Past gets caught up in celebration

September 06, 1995|By Ken Murray | Ken Murray,Sun Staff Writer

On the night Cal Ripken matched Lou Gehrig's consecutive-games record, the Orioles celebrated the era that spawned his Iron Man stint.

Remembering her No. 1 hit, "I Love Rock and Roll" from 1982, they brought back Rockville native Joan Jett for the national anthem.

They put Earl Weaver, the team's winningest manager, on the mound for the ceremonial opening pitch.

And for the 2,130th straight game, they put Ripken in the starting lineup.

Bringing back Weaver was a particularly appropriate touch. He was the manager who turned Ripken, a third baseman when he came to the Orioles, into a shortstop.

"What is happening here is better than winning the state lottery," Weaver said. "It's just something fantastic, something that I don't think any generation will ever see again . . . a man playing 2,130 straight games."

Weaver looked dapper in a light tan jacket, dark brown slacks and white shirt and tie. He walked to the mound to a growing crescendo of cheers, his arm around 13-year-old Emmanuel Nelson, who was born on May 30, 1982 -- the day the streak started.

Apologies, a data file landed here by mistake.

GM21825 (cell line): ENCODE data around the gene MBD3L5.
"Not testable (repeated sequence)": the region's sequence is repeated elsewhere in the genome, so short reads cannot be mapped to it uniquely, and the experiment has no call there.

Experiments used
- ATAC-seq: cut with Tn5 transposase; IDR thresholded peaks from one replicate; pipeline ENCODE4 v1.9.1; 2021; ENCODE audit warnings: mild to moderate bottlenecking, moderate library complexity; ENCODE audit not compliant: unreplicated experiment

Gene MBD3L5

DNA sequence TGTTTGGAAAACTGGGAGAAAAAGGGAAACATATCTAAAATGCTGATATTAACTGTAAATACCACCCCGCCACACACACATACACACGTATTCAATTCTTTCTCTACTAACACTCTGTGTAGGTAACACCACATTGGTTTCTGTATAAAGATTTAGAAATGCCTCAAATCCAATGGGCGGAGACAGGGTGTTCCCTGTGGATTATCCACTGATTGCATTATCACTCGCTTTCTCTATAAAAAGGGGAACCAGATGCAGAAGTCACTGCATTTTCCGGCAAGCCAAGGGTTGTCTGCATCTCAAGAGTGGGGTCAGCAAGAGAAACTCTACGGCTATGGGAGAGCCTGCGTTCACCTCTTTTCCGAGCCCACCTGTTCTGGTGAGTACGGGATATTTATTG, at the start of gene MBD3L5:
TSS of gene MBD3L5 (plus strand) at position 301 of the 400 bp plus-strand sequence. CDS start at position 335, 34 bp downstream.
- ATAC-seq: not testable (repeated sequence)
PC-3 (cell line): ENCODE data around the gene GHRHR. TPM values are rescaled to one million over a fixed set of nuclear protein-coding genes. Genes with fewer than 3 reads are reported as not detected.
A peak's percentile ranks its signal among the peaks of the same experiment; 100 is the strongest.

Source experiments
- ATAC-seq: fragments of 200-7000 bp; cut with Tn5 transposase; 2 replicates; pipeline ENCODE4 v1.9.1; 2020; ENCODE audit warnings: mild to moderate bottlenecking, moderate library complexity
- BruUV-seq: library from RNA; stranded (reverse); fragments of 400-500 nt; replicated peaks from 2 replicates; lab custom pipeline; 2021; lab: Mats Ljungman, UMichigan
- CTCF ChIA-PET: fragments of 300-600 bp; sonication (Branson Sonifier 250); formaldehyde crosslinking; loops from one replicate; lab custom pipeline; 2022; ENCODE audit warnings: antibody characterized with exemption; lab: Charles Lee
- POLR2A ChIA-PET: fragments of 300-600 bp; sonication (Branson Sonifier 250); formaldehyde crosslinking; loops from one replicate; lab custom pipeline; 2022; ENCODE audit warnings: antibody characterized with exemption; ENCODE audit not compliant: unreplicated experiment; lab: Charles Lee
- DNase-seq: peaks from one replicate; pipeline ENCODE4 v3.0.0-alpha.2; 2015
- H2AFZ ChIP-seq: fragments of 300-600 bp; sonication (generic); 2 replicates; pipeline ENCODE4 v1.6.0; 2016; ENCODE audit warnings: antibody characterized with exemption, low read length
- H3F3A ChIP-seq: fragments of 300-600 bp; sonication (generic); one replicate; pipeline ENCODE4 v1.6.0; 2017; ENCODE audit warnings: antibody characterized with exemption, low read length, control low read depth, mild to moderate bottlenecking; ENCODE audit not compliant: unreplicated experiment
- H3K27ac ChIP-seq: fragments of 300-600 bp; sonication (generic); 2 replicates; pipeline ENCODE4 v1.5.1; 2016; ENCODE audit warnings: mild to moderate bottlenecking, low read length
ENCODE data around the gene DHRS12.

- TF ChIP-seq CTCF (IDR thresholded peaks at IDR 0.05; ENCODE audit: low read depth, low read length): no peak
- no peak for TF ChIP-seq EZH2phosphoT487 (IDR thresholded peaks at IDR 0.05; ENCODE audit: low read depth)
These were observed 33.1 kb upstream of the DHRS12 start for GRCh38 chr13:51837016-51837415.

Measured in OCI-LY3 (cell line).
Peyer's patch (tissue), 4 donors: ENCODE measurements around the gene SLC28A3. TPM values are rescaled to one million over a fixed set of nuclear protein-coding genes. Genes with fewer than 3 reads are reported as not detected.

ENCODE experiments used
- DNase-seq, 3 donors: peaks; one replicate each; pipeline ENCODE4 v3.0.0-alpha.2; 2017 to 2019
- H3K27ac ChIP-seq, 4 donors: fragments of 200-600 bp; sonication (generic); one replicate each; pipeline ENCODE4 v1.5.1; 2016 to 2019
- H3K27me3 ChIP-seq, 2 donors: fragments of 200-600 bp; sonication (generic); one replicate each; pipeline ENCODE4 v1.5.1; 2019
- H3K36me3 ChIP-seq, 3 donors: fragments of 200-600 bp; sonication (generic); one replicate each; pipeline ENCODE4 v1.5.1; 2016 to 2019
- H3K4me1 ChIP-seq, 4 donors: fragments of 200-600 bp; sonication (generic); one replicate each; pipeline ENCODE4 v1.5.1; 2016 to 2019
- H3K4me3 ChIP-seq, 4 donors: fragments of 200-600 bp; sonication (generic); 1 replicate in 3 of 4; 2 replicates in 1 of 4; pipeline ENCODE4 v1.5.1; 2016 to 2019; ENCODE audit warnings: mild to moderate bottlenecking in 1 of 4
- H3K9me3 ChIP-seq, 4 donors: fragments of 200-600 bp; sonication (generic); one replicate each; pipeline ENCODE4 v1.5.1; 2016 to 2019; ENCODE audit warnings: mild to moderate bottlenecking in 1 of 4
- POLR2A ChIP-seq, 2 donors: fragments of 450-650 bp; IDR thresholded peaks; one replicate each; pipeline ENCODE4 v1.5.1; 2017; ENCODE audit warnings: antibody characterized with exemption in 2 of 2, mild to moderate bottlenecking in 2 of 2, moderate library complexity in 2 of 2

At the mound, Weaver took off his jacket, folded it neatly and laid it on the grass. Then he delivered a pitch to -- who else? -- Ripken. Before leaving the infield, Weaver asked Ripken to autograph the baseball as his personal memento.

The evening began with another Ripken signature -- on a check he presented to representatives of the ALS Association. The check was for 1 percent of the royalties made from the sale of streak-related merchandise. Shaking hands all around, Ripken dropped to one knee for photographs with several children from the association.

Then it was Jett's turn. Dressed fashionably in black, she sang the anthem while Ripken stood down the right-field foul line with strength and conditioning coach Tim Bishop and outfielder Mark Smith. After the anthem, Ripken sprinted in the outfield with Rafael Palmiero and Brady Anderson.

By the time the preliminaries were over and Ripken finally ran out to shortstop for the start of the game, thousands of flash bulbs popped from every section of Camden Yards.

And when Ripken came to bat in the bottom of the first, he received a deafening standing ovation.

Smoothing dirt in the batter's box for several seconds, he finally backed away, raised a hand, and then his helmet, to the crowd in appreciation.

He received still another thunderous ovation when he beat out a single in the hole at shortstop.

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